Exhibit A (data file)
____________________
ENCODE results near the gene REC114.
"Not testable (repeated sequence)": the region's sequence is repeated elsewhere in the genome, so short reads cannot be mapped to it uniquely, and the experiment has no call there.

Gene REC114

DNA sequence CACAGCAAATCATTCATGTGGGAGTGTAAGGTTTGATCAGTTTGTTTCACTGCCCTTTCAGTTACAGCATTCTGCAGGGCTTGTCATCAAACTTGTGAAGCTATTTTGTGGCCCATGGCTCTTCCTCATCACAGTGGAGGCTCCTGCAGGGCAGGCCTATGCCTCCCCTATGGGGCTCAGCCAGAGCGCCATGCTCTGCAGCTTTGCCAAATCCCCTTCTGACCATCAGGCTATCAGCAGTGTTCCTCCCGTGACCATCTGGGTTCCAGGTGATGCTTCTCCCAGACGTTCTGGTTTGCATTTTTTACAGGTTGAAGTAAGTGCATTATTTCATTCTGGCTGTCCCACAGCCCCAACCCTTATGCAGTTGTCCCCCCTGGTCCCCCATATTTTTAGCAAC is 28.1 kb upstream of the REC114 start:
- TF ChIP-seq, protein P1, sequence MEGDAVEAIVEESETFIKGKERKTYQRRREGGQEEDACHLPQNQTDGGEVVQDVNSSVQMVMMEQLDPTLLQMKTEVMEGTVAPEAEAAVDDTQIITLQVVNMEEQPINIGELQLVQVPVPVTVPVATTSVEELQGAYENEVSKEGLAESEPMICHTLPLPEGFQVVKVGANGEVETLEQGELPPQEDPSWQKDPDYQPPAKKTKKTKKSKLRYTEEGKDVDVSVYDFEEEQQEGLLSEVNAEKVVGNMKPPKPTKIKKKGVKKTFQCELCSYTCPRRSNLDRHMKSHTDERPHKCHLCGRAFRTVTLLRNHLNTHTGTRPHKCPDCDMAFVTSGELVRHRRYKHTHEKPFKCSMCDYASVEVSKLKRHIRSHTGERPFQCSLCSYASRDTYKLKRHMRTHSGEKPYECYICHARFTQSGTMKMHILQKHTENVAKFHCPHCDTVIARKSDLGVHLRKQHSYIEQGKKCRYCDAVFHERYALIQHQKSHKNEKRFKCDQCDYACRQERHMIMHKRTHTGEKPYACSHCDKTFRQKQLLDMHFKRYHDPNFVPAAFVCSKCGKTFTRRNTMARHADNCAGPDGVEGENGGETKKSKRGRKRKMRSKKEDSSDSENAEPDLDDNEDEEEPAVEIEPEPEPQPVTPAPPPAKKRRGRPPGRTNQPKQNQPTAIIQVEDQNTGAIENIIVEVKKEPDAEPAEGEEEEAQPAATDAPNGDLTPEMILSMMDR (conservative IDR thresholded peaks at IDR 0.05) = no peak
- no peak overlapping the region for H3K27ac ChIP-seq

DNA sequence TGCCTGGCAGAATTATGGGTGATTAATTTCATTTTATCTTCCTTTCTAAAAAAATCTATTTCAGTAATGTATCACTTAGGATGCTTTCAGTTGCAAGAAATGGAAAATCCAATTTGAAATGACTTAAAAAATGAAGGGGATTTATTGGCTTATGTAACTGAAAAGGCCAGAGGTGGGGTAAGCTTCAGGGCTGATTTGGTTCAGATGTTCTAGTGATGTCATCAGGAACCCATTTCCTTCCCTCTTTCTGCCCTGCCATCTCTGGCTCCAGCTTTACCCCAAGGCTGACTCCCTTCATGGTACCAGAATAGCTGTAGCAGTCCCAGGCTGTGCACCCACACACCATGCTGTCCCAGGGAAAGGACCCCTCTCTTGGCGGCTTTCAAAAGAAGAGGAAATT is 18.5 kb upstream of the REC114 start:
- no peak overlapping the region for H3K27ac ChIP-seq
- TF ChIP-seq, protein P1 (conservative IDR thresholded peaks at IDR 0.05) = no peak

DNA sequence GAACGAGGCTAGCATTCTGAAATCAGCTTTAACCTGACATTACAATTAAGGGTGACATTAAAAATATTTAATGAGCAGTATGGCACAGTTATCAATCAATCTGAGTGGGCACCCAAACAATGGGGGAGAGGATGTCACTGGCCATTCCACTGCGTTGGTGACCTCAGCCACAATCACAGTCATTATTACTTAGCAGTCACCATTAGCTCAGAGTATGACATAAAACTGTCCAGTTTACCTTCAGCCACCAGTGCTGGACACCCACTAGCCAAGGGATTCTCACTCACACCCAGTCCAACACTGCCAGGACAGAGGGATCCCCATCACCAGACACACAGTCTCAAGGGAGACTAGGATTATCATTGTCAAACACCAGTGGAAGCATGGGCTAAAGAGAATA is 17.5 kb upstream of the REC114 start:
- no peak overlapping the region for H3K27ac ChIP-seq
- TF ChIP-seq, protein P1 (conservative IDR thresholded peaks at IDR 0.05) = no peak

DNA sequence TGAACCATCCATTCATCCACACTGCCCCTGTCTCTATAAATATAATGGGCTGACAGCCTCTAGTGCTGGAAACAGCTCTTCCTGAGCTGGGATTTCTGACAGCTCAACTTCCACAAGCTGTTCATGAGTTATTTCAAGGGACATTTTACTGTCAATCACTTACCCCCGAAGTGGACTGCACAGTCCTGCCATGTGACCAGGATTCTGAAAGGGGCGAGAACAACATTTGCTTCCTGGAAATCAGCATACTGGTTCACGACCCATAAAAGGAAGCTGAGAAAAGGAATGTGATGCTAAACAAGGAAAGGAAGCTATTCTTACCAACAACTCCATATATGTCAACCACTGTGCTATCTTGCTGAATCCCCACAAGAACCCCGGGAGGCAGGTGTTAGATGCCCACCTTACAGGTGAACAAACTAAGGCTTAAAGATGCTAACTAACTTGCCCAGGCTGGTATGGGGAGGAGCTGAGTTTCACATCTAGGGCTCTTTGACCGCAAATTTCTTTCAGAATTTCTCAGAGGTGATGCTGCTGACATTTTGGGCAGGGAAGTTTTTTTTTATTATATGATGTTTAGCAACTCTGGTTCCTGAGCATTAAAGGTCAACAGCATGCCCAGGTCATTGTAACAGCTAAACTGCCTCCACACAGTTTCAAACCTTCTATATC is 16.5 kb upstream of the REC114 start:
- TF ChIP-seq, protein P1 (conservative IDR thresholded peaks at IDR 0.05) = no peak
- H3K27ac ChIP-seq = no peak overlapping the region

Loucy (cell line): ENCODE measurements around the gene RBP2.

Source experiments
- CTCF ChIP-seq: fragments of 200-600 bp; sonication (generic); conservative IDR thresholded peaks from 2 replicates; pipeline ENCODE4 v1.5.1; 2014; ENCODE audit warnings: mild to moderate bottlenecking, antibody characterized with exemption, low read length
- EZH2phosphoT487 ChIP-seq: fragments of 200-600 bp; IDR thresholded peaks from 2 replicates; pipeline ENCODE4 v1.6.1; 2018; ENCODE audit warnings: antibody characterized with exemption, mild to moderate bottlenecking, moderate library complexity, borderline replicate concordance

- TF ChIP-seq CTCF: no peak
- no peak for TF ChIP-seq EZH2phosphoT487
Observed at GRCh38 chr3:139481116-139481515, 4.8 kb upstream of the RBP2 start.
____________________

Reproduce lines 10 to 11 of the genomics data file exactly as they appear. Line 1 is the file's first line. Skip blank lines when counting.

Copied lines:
DNA sequence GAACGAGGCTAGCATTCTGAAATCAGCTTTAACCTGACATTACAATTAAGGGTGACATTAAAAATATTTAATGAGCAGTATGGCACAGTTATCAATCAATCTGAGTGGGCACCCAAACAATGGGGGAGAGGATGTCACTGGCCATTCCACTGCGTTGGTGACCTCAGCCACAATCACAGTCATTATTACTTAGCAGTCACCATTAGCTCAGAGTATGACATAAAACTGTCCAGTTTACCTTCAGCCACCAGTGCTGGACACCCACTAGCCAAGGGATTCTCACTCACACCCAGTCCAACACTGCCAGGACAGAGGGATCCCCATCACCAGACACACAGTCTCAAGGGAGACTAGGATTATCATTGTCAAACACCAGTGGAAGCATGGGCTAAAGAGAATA is 17.5 kb upstream of the REC114 start:
- no peak overlapping the region for H3K27ac ChIP-seq